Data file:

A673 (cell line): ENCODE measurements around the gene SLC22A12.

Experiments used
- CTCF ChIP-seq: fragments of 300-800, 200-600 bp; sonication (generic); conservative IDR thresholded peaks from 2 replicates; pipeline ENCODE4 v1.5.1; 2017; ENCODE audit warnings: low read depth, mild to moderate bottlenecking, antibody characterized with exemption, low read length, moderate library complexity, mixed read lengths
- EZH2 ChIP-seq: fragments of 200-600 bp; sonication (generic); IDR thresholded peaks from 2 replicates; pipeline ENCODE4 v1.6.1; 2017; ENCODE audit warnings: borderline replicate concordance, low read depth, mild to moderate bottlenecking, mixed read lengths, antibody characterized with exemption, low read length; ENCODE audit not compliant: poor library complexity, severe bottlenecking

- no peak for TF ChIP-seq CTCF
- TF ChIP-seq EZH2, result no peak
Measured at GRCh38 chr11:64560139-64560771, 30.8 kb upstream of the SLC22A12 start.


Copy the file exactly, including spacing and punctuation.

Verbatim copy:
A673 (cell line): ENCODE measurements around the gene SLC22A12.

Experiments used
- CTCF ChIP-seq: fragments of 300-800, 200-600 bp; sonication (generic); conservative IDR thresholded peaks from 2 replicates; pipeline ENCODE4 v1.5.1; 2017; ENCODE audit warnings: low read depth, mild to moderate bottlenecking, antibody characterized with exemption, low read length, moderate library complexity, mixed read lengths
- EZH2 ChIP-seq: fragments of 200-600 bp; sonication (generic); IDR thresholded peaks from 2 replicates; pipeline ENCODE4 v1.6.1; 2017; ENCODE audit warnings: borderline replicate concordance, low read depth, mild to moderate bottlenecking, mixed read lengths, antibody characterized with exemption, low read length; ENCODE audit not compliant: poor library complexity, severe bottlenecking

- no peak for TF ChIP-seq CTCF
- TF ChIP-seq EZH2, result no peak
Measured at GRCh38 chr11:64560139-64560771, 30.8 kb upstream of the SLC22A12 start.